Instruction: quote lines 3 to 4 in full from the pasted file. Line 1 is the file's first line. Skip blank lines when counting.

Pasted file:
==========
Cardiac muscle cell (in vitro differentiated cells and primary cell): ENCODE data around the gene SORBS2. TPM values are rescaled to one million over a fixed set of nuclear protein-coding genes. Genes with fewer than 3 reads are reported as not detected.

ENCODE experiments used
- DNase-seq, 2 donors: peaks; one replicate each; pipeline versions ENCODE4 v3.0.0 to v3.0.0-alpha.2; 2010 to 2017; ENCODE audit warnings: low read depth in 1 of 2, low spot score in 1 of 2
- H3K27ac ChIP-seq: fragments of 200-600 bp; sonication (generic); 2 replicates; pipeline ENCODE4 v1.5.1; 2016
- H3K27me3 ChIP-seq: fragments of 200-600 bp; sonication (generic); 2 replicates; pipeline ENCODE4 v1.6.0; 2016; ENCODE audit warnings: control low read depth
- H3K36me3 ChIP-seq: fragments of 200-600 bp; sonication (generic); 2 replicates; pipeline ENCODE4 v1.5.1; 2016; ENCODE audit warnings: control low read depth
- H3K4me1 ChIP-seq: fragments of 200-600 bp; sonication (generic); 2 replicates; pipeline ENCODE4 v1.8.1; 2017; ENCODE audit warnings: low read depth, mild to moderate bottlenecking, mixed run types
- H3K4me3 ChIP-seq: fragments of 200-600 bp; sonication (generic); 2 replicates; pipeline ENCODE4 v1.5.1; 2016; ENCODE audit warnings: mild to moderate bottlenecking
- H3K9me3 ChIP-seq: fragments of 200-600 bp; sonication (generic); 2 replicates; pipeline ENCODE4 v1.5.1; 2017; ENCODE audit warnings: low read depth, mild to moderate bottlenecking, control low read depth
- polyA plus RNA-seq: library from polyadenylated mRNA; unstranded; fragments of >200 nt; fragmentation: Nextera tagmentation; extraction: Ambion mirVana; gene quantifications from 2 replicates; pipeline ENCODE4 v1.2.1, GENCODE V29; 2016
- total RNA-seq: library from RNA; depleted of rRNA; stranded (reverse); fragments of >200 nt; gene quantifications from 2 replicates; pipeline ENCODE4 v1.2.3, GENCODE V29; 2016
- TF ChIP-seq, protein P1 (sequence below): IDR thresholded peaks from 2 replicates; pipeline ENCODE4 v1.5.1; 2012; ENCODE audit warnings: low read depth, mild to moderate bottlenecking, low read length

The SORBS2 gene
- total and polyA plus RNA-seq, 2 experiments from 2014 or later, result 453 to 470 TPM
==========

- DNase-seq, 2 donors: peaks; one replicate each; pipeline versions ENCODE4 v3.0.0 to v3.0.0-alpha.2; 2010 to 2017; ENCODE audit warnings: low read depth in 1 of 2, low spot score in 1 of 2
- H3K27ac ChIP-seq: fragments of 200-600 bp; sonication (generic); 2 replicates; pipeline ENCODE4 v1.5.1; 2016